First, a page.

Officer Branch Specialties of the US Army
The following are Officer Branch Specialties of the US Army:
Combat Arms Branches
The Infantry encompasses positions concerned with the employment of the combined arms to close with the enemy by means of fire and maneuver in order to destroy or capture him, or repel his assault by fire, close combat, and counterattack. Infantry forces fight dismounted or mounted according to the mobility means provided. They form the nucleus of the Army's fighting strength around which the other arms and services are grouped.
Air Defense Artillery
Air Defense Artillery encompasses positions concerned with the employment of a family of Air Defense Artillery weapons in support of military land combat operations and against enemy aircraft and missile attacks. Depending upon the mission, Air Defense Artillery units are found defending the ground-gaining combat arms units or critical units/areas against enemy air attack. When not in combat, Air Defense Artillery units maintain an around-the-clock state of readiness to respond immediately to hostile action.
The Armor encompasses positions concerned with the employment of the Armor/Cavalry maneuver forces and combined arms organizations during mobile combat operations. Armor's mission is to close with and destroy the enemy using fire, maneuver, and shock action. The dynamism that distinguished the cavalry of yesteryear is now the hallmark of the Armor, the Combat Arm of Decision. Armor Officers command the World's Best Main Battle Tank, The M1A1 Abrams!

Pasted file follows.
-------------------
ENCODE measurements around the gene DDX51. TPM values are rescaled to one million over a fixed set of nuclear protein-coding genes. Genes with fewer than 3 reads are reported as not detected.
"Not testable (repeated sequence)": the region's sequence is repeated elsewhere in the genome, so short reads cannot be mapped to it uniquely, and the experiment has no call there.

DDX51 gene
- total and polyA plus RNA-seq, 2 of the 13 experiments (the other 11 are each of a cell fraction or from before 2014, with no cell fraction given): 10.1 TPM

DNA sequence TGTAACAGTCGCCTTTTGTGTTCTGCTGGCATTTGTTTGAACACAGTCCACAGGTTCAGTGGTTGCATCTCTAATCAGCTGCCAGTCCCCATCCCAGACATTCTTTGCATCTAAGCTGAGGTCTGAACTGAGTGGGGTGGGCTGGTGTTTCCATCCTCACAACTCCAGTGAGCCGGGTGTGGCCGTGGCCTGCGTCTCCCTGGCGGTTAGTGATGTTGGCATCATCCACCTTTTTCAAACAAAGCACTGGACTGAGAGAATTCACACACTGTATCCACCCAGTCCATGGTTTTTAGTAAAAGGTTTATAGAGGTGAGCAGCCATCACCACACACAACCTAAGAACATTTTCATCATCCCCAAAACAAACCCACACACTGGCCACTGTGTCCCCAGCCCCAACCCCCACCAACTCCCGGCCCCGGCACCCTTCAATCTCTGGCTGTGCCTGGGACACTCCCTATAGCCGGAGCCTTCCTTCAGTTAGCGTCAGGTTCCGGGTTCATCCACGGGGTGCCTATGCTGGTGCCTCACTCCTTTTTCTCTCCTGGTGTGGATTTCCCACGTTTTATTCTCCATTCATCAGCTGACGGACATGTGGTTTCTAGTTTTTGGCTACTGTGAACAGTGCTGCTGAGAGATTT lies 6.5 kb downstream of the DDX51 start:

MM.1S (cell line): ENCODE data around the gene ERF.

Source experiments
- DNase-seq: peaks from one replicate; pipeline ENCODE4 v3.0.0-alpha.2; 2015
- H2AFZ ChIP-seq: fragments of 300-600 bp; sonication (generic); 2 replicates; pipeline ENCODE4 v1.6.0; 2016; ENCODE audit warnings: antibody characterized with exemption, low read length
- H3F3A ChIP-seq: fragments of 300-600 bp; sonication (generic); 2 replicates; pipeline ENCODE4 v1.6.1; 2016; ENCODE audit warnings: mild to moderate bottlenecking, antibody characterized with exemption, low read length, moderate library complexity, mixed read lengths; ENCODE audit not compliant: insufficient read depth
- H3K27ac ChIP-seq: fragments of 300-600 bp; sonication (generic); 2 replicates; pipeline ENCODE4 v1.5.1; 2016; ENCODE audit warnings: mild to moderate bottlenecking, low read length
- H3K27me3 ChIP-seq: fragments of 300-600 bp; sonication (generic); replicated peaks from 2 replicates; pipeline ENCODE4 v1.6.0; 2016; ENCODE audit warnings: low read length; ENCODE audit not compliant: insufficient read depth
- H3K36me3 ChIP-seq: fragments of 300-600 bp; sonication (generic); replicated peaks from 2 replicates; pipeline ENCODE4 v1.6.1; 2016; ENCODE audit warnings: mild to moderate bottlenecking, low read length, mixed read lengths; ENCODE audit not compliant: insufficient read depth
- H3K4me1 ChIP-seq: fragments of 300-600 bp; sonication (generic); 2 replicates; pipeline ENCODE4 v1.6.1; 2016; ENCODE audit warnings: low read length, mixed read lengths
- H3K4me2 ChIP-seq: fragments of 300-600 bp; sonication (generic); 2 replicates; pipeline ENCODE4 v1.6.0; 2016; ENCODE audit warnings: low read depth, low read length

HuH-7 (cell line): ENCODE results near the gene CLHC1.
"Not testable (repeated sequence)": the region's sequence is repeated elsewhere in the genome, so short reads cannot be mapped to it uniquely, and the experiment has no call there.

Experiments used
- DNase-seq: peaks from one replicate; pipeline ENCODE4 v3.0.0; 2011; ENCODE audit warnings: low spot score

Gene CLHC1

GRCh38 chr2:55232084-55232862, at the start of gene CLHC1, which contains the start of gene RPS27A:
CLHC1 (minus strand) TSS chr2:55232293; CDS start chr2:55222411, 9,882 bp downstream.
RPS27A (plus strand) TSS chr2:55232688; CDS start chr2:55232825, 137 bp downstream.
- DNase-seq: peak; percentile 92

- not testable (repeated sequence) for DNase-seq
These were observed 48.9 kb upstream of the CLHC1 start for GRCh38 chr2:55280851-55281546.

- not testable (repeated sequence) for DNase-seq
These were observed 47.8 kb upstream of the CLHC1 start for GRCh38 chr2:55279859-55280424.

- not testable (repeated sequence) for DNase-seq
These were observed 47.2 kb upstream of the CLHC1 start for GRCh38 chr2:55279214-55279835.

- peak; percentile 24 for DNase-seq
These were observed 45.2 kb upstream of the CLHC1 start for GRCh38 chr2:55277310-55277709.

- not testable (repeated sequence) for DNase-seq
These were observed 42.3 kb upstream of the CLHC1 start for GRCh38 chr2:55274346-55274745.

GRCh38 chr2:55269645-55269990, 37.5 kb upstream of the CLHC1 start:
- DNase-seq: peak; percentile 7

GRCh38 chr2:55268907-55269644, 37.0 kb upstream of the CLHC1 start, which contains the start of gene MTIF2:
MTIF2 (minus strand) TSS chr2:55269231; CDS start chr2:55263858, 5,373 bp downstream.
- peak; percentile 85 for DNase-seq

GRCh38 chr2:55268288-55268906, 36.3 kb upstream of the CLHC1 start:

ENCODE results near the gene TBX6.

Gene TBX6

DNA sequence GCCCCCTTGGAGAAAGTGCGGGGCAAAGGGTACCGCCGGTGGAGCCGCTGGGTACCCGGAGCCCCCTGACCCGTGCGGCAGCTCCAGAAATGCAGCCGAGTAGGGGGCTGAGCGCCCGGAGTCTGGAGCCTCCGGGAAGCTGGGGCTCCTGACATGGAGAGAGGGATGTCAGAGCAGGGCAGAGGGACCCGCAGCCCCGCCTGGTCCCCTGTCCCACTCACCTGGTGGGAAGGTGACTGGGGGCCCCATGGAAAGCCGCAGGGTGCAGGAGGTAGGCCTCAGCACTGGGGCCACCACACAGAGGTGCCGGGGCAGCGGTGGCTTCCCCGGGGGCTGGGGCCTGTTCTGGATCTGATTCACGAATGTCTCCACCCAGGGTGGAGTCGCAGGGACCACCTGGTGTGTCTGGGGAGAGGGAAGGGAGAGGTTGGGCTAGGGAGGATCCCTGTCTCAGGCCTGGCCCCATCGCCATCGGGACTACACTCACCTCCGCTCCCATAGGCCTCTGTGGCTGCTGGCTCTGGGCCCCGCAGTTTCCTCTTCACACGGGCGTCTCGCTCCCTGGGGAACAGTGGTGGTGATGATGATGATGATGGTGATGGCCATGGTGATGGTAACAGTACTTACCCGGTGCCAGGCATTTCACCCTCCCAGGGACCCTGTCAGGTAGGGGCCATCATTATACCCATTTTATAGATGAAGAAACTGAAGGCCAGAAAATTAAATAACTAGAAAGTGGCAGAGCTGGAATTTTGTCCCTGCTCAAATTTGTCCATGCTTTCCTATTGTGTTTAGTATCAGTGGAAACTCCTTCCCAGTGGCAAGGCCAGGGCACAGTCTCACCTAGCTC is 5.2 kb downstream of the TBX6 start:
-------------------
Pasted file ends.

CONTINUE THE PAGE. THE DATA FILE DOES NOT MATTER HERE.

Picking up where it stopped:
Aviation is a combat arms branch which encompasses 80 percent of the commissioned officer operational flying positions within the Army (less those in Aviation Material Management and Medical Service Corps). Army Aviation is concerned with the accomplishment of the assigned mission to conduct prompt and sustained combat operations. Upon completion of flight training, the newly rated officer can expect leadership positions with aviation units which will be challenging.
Corps of Engineers
The Corps of Engineers is a Combat Arms Branch which also has combat support and combat service support roles. Engineer officers plan and execute missions relating to engineer support on the battlefield in light, heavy, airborne, and topographic missions. They coordinate and control all facilities and housing support at military installations. Additionally, the engineer officer serves as the Army's component to the Department of Defense (DOD) team charged with mapping, charting, geodesy, and military geographic responsibilities.